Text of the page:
Attention is the rarest and purest form of generosity

The quote in the title is from Simone Weil.

When I pay attention I am giving my time. It prompts the question: Who, or what, receives my attention?

Therein lies my treasure.

C’est quoi un pote?

Un souffre-douleur, un faire-valoir;

À la vie, à la mort;

Quelqu’un avec qui on aime être, davantage que seul.

L’extrait qui suit  est tiré d’un making of d’un film que j’ai beaucoup aimé. Un truc qui raconte une histoire. Pas de morale, pas de grands messages, une vignette sur la naissance d’une amitié.

 

A subtler, more intangible, but vital kind of moral consensus: Comity

[It] exists in a society to the degree that those enlisted in its contending interests have a basic minimal regard for each other: one party or interest seeks the defeat of an opposing interest on matters of policy, but at the same time seeks to avoid crushing the opposition, denying the legitimacy of its existence or its values, or inflicting upon it extreme and gratuitous humiliations beyond the substance of the gains that are being sought.

The basic humanity of the opposition is not forgotten; civility is not abandoned; the sense that a community life must be carried on after the acerbic issues of the moment have been fought over and won is seldom very far out of mind; an awareness that the opposition will someday be the government is always present

(source)

Thank you Mom!

Cultivate extreme indifference to both praise and blame

John Berryman’s advice to writers:

I would recommend the cultivation of extreme indifference to both praise and blame because praise will lead you to vanity, and blame will lead you to self-pity, and both are bad for writers.

Vanity and self-pity are bad for any professional.

h/t to Maria Popova

Of politics and turkey

Frank Bruni in the NYT:

Every year around this time, I read about the fraught partnership of politics and turkey. How can a family survive the Thanksgiving meal with a mix of Democrats and Republicans at the table? What if some of the people voted for Trump and others didn’t? What if some continue to defend him even as others quiver in moral horror?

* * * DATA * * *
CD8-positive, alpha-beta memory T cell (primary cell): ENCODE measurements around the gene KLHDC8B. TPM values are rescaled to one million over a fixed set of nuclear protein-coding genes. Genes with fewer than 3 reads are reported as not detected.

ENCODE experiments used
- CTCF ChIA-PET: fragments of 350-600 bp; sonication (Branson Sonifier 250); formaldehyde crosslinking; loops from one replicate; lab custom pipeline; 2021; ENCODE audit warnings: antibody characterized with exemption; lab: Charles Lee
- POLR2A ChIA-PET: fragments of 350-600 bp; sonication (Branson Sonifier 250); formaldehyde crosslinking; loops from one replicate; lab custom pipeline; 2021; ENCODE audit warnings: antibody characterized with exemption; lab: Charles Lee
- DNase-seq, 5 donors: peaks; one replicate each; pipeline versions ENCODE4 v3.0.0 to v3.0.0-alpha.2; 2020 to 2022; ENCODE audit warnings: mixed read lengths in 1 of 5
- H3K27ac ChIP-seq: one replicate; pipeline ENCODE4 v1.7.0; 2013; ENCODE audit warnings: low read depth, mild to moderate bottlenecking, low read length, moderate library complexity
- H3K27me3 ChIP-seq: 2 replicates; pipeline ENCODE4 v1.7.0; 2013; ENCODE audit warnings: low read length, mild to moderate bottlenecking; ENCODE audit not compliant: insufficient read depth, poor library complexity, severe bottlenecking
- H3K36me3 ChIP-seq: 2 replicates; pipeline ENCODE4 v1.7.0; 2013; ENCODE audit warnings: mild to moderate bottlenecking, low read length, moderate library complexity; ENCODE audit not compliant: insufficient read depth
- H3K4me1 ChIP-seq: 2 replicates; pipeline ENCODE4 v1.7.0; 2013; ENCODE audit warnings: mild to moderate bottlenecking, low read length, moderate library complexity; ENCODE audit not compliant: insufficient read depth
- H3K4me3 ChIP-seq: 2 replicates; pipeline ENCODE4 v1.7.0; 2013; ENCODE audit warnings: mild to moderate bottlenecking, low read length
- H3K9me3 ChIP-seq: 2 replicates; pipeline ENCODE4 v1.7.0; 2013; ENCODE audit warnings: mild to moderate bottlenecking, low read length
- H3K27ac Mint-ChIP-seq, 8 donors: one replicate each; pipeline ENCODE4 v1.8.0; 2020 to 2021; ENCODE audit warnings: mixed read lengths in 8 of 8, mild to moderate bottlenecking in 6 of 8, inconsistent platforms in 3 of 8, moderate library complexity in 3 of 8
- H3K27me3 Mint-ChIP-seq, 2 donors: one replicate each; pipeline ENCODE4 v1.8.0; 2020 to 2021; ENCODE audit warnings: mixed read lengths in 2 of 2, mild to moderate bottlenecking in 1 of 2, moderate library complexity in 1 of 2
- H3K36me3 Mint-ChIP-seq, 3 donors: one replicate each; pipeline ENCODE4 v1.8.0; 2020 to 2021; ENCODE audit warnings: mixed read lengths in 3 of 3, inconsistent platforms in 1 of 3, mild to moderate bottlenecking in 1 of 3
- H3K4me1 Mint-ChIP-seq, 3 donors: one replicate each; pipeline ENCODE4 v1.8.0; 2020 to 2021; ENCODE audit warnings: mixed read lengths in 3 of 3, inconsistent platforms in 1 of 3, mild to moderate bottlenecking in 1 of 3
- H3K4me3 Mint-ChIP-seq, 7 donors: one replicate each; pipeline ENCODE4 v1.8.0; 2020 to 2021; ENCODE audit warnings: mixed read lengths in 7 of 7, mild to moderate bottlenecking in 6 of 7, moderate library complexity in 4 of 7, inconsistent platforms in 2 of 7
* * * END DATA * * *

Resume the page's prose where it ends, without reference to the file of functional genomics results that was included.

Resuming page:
Well, that’s my family. And we manage just fine.


It’s not that we’re reticent, timid types. Um, we’re Italian. And while that primarily means a ridiculous abundance of food […], it also means a ridiculous abundance of opinions, registered in loud and overlapping voices.


Members of the family get worked up. Members of the family get stressed out. Members of the family even, on rare occasions, remove themselves from an overheated conversation and retreat to a different room — probably the kitchen, for seconds. We’re a ravenous lot.


But we’re a grounded one, too. All of us bear in mind that no division of thought, no partisan split, matters a fraction as much as the experiences that we’ve shared with one another, the support that we’ve lent one another and the compact that we’ve made to march together across the unpredictable years and through this messy world.


All of us, in other words, know where to draw the line. That’s key. Perspective. Proportion. I’m immeasurably thankful for relatives who hold on to those, and I hope that you and your relatives hold on to them, too.


And I wish you the happiest of Thanksgivings.

Amen!

What makes a fulfilling life

Bertrand Russell on a fulfilling life:

Make your interests gradually wider and more impersonal, until bit by bit the walls of the ego recede, and your life becomes increasingly merged in the universal life.

An individual human existence should be like a river — small at first, narrowly contained within its banks, and rushing passionately past rocks and over waterfalls.

Gradually the river grows wider, the banks recede, the waters flow more quietly, and in the end, without any visible break, they become merged in the sea, and painlessly lose their individual being.

More here.